Incidentally, one of the things I was going to comment on in the posed
code was that the - setTimeout - call was using a timeout of 1
millisecond. That is a ridiculous rate at which to be attempting to
animate (and could not be realistically achieved on any common
OS/browser) but at that rate one one-hundredth of a millisecond is 1% of
the specified interval.
As it makes no practical difference


That we can agree on, when it comes to efficiency.


Apparently not. I would agree that most of the time it will make no
difference, but not all of the time, and not necessarily in this
specific context.
However, i++ seems to be what people write, so it is likely
that it is also what they expect to read. That makes code
using i++ more readable, so I would prefer using that.
There is a bit of a 'chicken and the egg' situation going on here as
i++, in addition to being what people mostly write it is also what
people mostly read, and probably learn from examples.

You have already said that C compilers will optimise that from
post-increment to pre-increment, and that is also likely for most
compilers, so the authors of 'compiled' code don't really need to think
about it at all. That a particular example should become the common,
expected, case is neither surprising nor unacceptable, but that doesn't
mean that either actually is easier to read. Indeed even when seeing ++i
leads to reading it as an 'expected' i++ in a context where the
difference has no practical significance, that doesn't strike me as
rendering code less readable (even if it has been miss-read in reality).

On the subject of common examples being more readable due to
familiarity; would you accept -
eval('document.'+formName'+'.'+fieldName); - as more readable due to
familiarity and therefor superior to the alternatives? (rhetorical; I
don't need that answered ;-)
Chasing small efficiency bonuses at the expense of readability,
and without having identified a need for it (if it's in the 80%
of your code that takes 20% of the runtime, it's not worth it),
Yes, but animation is an area where the need for optimum code is likely
to be found, and habitually writing more efficient code where the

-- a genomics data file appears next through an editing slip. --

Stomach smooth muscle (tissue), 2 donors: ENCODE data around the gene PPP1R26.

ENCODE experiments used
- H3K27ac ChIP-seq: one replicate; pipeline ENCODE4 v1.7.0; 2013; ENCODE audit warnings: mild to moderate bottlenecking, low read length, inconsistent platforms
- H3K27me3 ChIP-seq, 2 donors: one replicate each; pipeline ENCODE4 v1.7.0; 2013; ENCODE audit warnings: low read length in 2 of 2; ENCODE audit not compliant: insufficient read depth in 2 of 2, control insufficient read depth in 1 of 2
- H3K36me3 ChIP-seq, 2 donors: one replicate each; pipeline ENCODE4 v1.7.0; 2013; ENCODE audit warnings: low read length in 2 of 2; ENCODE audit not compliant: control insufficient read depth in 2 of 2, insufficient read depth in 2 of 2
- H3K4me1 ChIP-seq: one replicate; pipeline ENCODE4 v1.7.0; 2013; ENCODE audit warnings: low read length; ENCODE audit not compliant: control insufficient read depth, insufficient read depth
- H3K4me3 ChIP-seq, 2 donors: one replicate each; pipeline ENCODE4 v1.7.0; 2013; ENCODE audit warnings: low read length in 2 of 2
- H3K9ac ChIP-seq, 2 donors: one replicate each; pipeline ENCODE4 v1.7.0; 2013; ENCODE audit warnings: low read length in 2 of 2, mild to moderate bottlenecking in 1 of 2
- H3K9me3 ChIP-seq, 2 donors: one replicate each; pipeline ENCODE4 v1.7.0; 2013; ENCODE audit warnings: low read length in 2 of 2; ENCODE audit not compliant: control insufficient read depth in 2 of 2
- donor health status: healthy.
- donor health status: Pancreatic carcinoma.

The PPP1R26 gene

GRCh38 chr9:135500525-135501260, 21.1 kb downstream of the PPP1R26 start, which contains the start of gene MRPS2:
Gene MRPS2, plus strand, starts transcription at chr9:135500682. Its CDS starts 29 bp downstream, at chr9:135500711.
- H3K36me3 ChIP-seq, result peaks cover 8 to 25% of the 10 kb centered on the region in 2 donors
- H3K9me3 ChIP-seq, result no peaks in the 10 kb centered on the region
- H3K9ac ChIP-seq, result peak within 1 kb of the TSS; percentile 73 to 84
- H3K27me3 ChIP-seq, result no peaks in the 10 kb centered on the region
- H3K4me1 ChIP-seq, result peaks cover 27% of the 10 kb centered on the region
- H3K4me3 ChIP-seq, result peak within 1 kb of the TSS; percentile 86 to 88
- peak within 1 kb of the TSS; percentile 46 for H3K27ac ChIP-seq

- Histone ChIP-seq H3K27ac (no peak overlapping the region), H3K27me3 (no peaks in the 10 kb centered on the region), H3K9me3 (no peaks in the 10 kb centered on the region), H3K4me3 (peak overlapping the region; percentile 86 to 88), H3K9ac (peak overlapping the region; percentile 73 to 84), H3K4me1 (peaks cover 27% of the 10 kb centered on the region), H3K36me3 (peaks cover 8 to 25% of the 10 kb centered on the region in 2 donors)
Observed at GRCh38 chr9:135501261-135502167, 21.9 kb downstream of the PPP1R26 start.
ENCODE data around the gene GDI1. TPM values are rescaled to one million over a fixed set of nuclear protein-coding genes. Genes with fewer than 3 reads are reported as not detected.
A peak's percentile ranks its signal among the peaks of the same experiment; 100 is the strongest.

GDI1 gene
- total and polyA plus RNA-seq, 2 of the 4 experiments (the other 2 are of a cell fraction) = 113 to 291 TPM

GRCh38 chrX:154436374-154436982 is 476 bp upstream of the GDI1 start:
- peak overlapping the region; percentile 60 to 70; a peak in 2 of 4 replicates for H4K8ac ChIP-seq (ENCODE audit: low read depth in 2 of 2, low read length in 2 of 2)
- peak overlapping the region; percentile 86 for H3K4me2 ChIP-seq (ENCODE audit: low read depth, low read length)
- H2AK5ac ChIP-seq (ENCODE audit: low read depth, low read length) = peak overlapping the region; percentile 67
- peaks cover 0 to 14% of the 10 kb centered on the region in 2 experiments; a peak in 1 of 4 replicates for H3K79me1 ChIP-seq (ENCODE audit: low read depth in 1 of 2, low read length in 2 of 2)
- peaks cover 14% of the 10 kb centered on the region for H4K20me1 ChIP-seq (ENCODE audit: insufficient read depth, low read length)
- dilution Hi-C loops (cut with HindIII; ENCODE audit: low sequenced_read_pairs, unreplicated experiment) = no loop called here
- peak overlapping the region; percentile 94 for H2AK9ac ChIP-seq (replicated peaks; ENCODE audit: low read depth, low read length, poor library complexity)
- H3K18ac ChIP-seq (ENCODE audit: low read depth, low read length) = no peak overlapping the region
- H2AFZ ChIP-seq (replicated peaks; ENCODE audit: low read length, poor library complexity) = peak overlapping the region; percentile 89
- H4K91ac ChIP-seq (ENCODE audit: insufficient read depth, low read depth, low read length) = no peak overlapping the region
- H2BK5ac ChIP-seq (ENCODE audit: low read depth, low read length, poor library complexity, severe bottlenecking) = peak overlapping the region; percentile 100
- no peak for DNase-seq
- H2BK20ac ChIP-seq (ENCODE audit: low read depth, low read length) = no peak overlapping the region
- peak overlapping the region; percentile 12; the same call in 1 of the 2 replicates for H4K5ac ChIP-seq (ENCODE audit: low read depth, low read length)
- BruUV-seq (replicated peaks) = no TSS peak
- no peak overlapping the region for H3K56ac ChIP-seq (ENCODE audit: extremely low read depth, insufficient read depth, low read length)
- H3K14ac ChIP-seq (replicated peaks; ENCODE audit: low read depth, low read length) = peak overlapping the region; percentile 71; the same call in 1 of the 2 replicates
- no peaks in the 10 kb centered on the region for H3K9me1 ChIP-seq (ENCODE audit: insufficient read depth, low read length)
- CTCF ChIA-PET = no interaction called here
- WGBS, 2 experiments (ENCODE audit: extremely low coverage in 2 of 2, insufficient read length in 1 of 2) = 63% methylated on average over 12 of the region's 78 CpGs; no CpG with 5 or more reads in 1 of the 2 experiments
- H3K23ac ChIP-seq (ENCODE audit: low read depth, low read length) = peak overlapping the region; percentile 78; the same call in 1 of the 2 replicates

results do not impact significantly upon readability (and I don't think
that habitually using pre-increment in place of post increment at the
end of - for - expressions will) may save you from having to go back and
identify where code needs to be re-worked for performance.
is premature optimization. And that, as Knuth says, is the root
of all evil.


I don't think that habitually typing the same characters in one order
instead of another qualifies as premature optimisation. If it were
possible to demonstrate that it did have a negative impact upon
readability (or that it _never_ made any difference in performance) then
I might worry about it. Otherwise there are better candidates for
concern. For example:-

var numVar = Number(stringVar);

- is certainly more readable than the more efficient:-

var numVar = (+stringVar);

-and:-

var boolVar = Boolean(x);

- more readable than the more efficient (but significantly obscure):-

var boolVar = (!!x);

But it appears that the stage of learning where you recognise unary plus
and double NOT is about equivalent to where you learn what the effect of
calling the Number and Boolean constructors as functions is (so either
should be understood when read, even if the former are more obvious),
and the (probably Java influenced) novice tends to go for (so presumably
perceive familiarity in)-

var numVar = new Number(stringVar);

- and miss the point entirely, or, horror or horrors:-

var numVar = eval(stringVar);

- where I have seen it claimed that the - eval - makes the code
"self-documenting".

Richard.
Feb 24 '06 #6

P: n/a
Richard Cornford wrote:
Lasse Reichstein Nielsen wrote:
"Richard Cornford" <Ri*****@litotes.demon.co.uk> writes:

Javascript is not C. ;) A C compiler can do a great deal of recognising
the significance of structures within the code it is compiling and
optimising them. It doesn't matter how long they spend doing that, as
the cost is one time only and benefits all subsequent execution of the
code. On the other hand javascript is re-interpreted each time it is
going to be executed so time serpent considering the ramifications of
the code being interpreted is going to directly impact the experience of
the end users.


Yeah, that's perfect, a lot of things can improve speed on JavaScript :)

Sometimes it really isn't important, but as a programmer, it's always
good to improve your code, by making it smaller and faster :]

Well designed code can solve the difficult of the readers, it's like a
don't touch if you don't understand.